What about performance opportunities with the orchestras?
UCLA Symphony, the campus-wide orchestra which meets 7:15 – 9:45 PM on Wednesday nights, was created in part as a “lab” orchestra for student conductors, so it is a major outlet for performance. Orchestral conducting students, under my supervision, lead and manage the ensemble in fall and spring quarters; choral conducting students, under the supervision of Professor Donald Neuen, lead Symphony during winter quarter.
Student conductors also perform portions of concerts with UCLA Philharmonia. In the final year of the Masters program, each conductor is expected to lead at least half of a Philharmonia program, or its equivalent. In the final year of the DMA program, each conductor is expected to lead an entire program with Philharmonia, or its equivalent.
In 2007-2008, one of my conducting students co-founded Contempo Flux, an ensemble for contemporary music. This ensemble, which has since become a credit course and is now taught by Grammy-award-winning pianist Gloria Cheng, is an important performance outlet for our conducting students.
Student conductors are also encouraged to organize their own smaller ensembles for performance, and are frequently called upon to lead performances by student and faculty ensembles.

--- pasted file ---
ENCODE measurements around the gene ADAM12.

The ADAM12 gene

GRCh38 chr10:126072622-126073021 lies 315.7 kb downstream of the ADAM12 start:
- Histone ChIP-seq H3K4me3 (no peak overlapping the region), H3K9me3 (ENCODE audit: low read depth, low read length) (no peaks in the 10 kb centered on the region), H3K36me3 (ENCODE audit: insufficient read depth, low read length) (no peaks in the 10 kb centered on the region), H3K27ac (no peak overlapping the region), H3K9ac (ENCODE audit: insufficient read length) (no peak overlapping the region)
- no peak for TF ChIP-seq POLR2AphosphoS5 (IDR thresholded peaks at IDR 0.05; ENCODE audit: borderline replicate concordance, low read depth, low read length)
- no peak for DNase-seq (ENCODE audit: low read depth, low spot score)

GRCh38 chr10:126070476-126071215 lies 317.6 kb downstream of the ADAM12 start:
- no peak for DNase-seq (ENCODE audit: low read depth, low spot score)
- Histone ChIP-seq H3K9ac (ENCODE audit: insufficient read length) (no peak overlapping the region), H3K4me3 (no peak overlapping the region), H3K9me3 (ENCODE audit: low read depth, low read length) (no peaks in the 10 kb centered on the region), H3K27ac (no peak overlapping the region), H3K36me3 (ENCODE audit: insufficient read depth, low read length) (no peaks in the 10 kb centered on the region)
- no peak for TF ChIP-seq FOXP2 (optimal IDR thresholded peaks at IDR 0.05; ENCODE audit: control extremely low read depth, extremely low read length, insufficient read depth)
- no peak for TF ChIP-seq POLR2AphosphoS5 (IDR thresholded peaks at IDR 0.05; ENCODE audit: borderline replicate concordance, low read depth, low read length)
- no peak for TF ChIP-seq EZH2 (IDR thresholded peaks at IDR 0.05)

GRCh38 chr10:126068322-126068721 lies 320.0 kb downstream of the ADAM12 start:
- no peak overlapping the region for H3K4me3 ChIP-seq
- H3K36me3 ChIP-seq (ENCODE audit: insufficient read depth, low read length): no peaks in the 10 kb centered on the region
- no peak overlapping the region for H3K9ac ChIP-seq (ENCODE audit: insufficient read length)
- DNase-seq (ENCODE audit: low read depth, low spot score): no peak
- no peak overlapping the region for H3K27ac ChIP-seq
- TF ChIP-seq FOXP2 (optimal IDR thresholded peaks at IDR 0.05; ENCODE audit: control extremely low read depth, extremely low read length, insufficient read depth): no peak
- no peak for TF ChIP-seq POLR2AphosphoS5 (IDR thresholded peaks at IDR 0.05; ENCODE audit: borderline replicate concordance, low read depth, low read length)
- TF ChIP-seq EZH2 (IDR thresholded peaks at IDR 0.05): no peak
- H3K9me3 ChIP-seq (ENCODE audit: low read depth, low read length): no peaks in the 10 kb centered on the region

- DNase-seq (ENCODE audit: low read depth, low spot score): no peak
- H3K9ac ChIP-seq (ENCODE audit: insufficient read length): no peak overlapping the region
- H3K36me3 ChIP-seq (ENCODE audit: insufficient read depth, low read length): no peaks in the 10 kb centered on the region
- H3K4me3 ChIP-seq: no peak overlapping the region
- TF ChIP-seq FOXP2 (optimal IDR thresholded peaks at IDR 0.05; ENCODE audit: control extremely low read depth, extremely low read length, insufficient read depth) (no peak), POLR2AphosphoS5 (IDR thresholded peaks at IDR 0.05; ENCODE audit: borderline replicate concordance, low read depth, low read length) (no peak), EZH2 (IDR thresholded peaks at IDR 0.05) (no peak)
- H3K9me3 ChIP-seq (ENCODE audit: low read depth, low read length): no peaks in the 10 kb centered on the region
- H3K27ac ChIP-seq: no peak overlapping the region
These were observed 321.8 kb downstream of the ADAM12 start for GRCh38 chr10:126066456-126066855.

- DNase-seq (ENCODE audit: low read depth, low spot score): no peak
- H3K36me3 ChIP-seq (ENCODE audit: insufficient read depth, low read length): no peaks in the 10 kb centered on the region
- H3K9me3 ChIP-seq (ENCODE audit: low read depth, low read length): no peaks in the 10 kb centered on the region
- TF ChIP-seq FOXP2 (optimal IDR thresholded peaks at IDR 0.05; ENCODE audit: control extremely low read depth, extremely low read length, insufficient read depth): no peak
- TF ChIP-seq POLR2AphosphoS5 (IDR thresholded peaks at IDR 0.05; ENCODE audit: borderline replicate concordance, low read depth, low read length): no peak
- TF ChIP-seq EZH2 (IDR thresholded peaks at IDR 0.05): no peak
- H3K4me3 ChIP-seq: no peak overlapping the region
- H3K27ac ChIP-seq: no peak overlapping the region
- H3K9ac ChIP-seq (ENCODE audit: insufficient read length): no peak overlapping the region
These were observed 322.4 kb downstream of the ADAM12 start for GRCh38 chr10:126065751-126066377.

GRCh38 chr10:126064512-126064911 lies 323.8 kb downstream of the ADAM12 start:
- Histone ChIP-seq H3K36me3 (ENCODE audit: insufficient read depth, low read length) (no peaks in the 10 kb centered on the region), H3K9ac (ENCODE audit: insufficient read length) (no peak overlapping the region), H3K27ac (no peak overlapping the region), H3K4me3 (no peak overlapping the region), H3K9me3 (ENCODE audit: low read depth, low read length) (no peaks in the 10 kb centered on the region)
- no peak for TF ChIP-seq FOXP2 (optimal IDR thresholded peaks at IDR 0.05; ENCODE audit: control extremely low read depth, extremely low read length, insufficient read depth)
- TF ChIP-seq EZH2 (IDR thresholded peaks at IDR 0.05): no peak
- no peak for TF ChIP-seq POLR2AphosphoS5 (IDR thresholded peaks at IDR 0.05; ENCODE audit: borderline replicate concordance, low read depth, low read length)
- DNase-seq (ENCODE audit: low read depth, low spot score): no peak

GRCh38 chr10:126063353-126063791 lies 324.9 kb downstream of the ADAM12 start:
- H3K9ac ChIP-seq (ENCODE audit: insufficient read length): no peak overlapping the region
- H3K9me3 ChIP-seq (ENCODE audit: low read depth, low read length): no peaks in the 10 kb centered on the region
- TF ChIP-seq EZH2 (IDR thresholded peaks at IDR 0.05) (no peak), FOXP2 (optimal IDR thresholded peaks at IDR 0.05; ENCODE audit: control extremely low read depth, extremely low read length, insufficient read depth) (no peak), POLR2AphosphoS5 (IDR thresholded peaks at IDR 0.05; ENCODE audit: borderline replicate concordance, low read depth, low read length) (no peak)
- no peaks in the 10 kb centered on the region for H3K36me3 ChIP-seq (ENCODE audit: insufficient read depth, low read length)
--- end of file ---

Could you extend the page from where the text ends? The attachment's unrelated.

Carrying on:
What repertoire have conducting students recently performed with the orchestras?
Here is a list of works conducted in performance at UCLA by our orchestral conducting students since 2006-07:
Beethoven Violin Concerto in D major, Op. 61
Roger Bourland The Dove and the Nightingale (2013) (world premiere workshop performances)
Manuel Calzada La Garita del Diablo (2013) (world premiere)
Ryan George Firefly (UCLA Wind Ensemble)
Hertel Trumpet Concerto No. 1 in E flat major
Colin McPhee Nocturne for chamber orchestra
Mendelssohn Symphony No. 3 in A minor, Op. 56
Ravel L’Enfant et les Sortilèges (staged performance with UCLA Opera)
Ravel Don Quichotte à Dulcinée
Sarasate Zigeunerweisen, Op. 20
Schoenberg Pierrot Lunaire, Op. 21
Shostakovich Cello Concerto No. 1, Op. 107 (first movement)
Shostakovich Symphony No. 5 in D minor, Op. 47
Roberto Sierra Fandangos (UCLA Wind Ensemble)
Sibelius Symphony No. 1 in E minor, Op. 39
Stravinsky Suite from Histoire du Soldat
Tchaikovsky Méditation from Souvenir d'un lieu cher, Op. 42
Oliver Waespi Suite for Wind Orchestra (UCLA Wind Ensemble)
Wolf-Ferrari Il Segreto di Susanna (staged performance with UCLA Opera)
Beethoven Concerto in C major for violin, cello and piano
(Triple concerto), Op. 56
Boulez Dérive I
Canfield Concerto after Gliere for alto saxophone (second movement)
Cosma Euphonium Concerto (third movement)
Dvorak Symphony No. 8 in G major, Op. 88
Foss Time Cycle
Mozart Overture to Die Zauberflöte, K. 620
Mozart Sinfonia Concertante in E flat for oboe, clarinet, bassoon and horn, K. 297b (first movement)